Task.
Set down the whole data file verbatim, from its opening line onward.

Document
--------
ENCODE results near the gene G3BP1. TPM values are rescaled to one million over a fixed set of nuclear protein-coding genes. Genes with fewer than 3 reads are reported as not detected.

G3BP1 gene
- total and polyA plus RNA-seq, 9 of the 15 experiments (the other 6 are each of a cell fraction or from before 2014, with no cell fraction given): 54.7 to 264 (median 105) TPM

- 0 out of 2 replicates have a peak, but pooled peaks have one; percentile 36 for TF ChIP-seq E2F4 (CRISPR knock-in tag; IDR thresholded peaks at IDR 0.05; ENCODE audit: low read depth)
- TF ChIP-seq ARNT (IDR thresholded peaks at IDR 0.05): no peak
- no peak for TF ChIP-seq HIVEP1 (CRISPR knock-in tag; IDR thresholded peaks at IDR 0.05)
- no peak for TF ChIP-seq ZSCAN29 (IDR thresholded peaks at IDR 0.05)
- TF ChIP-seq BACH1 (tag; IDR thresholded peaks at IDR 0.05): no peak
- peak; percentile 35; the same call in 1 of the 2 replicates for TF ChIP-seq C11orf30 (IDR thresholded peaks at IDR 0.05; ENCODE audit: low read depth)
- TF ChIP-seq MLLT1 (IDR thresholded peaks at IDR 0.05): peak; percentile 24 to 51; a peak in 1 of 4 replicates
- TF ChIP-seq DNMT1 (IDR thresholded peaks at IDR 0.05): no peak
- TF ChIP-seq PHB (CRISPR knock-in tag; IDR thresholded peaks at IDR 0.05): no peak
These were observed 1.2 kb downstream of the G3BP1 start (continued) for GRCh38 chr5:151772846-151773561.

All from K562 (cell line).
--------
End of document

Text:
ENCODE results near the gene G3BP1. TPM values are rescaled to one million over a fixed set of nuclear protein-coding genes. Genes with fewer than 3 reads are reported as not detected.

G3BP1 gene
- total and polyA plus RNA-seq, 9 of the 15 experiments (the other 6 are each of a cell fraction or from before 2014, with no cell fraction given): 54.7 to 264 (median 105) TPM

- 0 out of 2 replicates have a peak, but pooled peaks have one; percentile 36 for TF ChIP-seq E2F4 (CRISPR knock-in tag; IDR thresholded peaks at IDR 0.05; ENCODE audit: low read depth)
- TF ChIP-seq ARNT (IDR thresholded peaks at IDR 0.05): no peak
- no peak for TF ChIP-seq HIVEP1 (CRISPR knock-in tag; IDR thresholded peaks at IDR 0.05)
- no peak for TF ChIP-seq ZSCAN29 (IDR thresholded peaks at IDR 0.05)
- TF ChIP-seq BACH1 (tag; IDR thresholded peaks at IDR 0.05): no peak
- peak; percentile 35; the same call in 1 of the 2 replicates for TF ChIP-seq C11orf30 (IDR thresholded peaks at IDR 0.05; ENCODE audit: low read depth)
- TF ChIP-seq MLLT1 (IDR thresholded peaks at IDR 0.05): peak; percentile 24 to 51; a peak in 1 of 4 replicates
- TF ChIP-seq DNMT1 (IDR thresholded peaks at IDR 0.05): no peak
- TF ChIP-seq PHB (CRISPR knock-in tag; IDR thresholded peaks at IDR 0.05): no peak
These were observed 1.2 kb downstream of the G3BP1 start (continued) for GRCh38 chr5:151772846-151773561.

All from K562 (cell line).